Settler leader Rabbi Moshe Levinger was laid to rest in the ancient cemetery of the West Bank city of Hebron on Sunday afternoon, a day after he died at the age of 80. Levinger had suffered from health problems in recent years, after a serious stroke some seven years ago.
"It is hard for us to say goodbye to you," Rivlin said in his eulogy.
The funeral procession set out from the Tomb of the Patriarchs, where Rivlin delivered his eulogy. Some 1,000 people, among them family, friends and a number of religious Zionist lawmakers.
"People like to say that you weren’t a man of consensus – and this must be true," Rivlin said. "Yet, you never neglected to make an effort to involve as many people as you could to your endeavors, from the 'Valley of Hebron' you asked your brothers from all the camps to join you."
"You believed with all your heart that by rebuilding Hebron, you would also re-build Jerusalem, and out of that belief you acted to ensure that not only would Jerusalem be redeemed, but so would Kiryat Arba, in Hebron," Rivlin continued.
Levinger, who helped reestablish Jewish settlement in the heart of Hebron, was buried close to the Tomb of the Patriarchs, one of the holiest sites in Judaism.
The rabbi led the first settlers back to Hebron in 1968, a year after Israel captured the city from Jordan in the Six-Day War. Jews had lived in the city for centuries until Arab riots drove most of them out in 1929. Today around 800 settlers live in heavily guarded areas of Hebron alongside 180,000 Palestinians.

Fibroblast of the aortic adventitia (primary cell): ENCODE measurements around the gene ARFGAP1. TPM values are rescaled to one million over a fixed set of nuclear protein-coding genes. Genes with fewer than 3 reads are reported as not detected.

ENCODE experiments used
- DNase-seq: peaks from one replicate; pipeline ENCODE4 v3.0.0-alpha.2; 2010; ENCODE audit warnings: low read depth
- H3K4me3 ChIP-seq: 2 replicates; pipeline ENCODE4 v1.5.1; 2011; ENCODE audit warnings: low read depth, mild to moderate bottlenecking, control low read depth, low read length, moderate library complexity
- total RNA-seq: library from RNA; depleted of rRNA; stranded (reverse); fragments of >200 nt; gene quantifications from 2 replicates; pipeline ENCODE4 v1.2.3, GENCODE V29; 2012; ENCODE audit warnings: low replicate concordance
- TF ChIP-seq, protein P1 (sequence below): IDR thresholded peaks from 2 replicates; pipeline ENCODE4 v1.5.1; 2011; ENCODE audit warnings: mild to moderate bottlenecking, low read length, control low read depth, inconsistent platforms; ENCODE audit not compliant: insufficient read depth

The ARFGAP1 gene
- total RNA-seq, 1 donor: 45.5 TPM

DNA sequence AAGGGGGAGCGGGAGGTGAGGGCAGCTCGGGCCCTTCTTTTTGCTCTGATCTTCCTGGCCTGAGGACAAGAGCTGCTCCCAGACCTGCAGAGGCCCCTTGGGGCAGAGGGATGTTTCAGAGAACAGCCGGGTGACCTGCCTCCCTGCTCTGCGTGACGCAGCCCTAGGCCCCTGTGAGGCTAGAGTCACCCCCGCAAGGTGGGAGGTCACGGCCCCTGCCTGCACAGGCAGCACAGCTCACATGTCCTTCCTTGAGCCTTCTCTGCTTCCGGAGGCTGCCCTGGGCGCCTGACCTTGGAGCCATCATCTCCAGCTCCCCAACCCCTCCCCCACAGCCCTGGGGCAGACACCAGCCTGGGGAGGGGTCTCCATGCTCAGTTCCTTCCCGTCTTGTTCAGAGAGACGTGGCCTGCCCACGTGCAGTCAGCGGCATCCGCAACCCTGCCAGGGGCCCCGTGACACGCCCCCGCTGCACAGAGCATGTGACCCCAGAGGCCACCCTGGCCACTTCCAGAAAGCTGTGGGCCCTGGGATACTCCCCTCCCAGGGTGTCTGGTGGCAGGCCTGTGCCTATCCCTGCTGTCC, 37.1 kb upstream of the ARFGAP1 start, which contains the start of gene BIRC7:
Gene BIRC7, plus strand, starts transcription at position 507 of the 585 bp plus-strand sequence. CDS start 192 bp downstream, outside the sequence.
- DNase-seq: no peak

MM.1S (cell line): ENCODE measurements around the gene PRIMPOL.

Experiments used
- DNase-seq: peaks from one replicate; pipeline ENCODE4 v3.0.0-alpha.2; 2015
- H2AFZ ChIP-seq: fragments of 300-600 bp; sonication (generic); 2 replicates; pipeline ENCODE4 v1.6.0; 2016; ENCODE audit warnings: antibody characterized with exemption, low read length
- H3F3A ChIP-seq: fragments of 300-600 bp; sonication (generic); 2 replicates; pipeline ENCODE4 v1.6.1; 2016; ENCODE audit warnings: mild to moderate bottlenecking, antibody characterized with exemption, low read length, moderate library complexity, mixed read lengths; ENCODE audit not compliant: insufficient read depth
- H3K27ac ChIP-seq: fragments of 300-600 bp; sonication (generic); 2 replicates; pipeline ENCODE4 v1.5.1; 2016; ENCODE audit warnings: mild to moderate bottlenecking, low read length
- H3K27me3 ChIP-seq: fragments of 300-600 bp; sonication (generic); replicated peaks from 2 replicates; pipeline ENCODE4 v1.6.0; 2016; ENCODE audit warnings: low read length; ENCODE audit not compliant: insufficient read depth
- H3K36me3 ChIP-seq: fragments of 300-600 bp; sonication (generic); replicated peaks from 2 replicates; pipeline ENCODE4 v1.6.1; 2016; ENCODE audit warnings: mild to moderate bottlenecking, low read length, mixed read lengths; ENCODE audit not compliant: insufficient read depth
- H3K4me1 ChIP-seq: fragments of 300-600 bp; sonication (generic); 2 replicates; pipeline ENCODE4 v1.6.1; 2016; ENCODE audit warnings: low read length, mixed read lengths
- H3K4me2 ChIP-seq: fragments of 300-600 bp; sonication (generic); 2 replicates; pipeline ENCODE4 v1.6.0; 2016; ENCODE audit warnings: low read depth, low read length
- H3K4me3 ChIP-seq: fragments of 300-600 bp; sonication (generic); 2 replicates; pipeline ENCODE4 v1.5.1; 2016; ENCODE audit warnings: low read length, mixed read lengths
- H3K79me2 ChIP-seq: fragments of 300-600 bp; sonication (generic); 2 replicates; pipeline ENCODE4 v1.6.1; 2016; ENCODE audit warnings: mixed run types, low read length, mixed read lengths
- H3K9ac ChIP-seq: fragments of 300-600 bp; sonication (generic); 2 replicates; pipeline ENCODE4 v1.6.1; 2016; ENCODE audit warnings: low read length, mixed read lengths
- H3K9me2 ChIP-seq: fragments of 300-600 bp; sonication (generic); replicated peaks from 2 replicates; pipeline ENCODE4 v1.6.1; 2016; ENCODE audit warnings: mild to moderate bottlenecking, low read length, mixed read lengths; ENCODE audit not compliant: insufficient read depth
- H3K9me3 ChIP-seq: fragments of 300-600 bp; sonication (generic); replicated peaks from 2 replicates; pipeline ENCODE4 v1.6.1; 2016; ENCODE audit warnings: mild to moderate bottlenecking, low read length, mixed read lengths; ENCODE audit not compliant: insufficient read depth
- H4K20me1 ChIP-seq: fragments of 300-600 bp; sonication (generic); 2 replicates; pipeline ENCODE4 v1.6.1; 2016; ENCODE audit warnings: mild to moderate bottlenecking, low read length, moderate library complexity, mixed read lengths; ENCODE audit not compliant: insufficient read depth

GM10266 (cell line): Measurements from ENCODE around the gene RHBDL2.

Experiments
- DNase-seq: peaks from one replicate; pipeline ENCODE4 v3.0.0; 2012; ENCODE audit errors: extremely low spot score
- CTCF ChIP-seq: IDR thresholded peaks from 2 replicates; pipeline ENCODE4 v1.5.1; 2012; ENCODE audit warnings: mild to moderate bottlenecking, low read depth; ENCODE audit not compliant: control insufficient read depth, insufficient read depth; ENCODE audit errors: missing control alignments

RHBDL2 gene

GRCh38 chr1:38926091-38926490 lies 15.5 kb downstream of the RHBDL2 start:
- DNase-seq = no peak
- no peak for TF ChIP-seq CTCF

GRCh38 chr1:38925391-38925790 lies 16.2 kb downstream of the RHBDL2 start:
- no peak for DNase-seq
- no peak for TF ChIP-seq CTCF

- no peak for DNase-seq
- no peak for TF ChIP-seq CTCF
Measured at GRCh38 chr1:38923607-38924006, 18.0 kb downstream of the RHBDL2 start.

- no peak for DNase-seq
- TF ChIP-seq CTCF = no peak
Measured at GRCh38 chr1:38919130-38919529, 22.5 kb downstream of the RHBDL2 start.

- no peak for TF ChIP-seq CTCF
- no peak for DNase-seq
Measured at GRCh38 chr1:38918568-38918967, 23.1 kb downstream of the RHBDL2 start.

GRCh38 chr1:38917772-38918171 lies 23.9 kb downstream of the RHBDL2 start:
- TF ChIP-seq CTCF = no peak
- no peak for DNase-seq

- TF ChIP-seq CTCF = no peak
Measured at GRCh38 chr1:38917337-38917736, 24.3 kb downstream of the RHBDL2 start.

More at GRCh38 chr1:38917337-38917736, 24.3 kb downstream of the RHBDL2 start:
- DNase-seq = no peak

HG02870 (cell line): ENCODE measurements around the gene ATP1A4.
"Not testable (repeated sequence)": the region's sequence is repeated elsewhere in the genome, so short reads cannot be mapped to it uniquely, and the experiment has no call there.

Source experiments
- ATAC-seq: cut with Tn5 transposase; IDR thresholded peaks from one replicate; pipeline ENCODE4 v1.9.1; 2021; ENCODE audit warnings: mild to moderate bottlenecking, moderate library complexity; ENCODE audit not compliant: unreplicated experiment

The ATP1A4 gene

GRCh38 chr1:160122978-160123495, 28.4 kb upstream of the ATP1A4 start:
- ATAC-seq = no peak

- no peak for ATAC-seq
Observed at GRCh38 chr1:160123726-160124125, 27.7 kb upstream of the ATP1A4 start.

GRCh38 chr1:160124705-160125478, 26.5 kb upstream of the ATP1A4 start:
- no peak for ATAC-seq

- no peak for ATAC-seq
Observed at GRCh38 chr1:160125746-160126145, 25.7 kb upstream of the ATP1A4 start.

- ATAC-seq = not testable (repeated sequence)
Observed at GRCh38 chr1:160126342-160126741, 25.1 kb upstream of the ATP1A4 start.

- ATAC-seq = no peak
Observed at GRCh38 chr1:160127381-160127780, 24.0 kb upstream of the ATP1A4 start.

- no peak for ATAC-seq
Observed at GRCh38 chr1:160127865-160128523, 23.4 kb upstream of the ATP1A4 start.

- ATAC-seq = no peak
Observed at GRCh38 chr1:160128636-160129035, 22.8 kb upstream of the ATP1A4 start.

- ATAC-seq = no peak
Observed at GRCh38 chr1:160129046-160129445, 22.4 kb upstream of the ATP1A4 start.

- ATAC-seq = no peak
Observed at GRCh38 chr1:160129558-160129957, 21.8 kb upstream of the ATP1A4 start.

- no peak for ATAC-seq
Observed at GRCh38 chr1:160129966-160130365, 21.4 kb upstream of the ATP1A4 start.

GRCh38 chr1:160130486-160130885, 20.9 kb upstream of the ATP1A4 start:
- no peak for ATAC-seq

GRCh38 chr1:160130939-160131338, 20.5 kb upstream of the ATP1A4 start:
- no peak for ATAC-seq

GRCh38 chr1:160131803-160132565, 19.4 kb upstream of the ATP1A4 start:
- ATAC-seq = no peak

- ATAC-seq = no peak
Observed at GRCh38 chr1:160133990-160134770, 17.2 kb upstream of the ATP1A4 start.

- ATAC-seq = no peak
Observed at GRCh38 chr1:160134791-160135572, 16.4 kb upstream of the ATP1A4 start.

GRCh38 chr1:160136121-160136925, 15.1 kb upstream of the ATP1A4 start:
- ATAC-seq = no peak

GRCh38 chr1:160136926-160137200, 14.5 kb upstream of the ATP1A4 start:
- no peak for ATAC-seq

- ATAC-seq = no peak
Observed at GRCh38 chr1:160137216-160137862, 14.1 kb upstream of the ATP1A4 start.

President Reuven Rivlin attended the funeral, which took place in the square in front of the Tomb of the Patriarchs.
On Passover eve 1968, a group of religious families led by Levinger gathered at Park Hotel in Hebron, with the help of several Israeli ministers, to celebrate the festival, and subsequently refused to leave.
In a deal with the government, he moved with his family and followers to a former IDF base on a hill just northeast of Hebron, where, with the state’s cooperation, they established the settlement of Kiryat Arba.
In 1988, Rabbi Levinger shot to death a Palestinian, after he was pelted with rocks. The court sentenced him to five months imprisonment after he was convicted of negligent homicide.
Before he started serving his sentence he said: "I was faced with two possibilities: Open fire, or not. It is better that I sit five months and even five years in prison than to be led, along with my four children, to burial."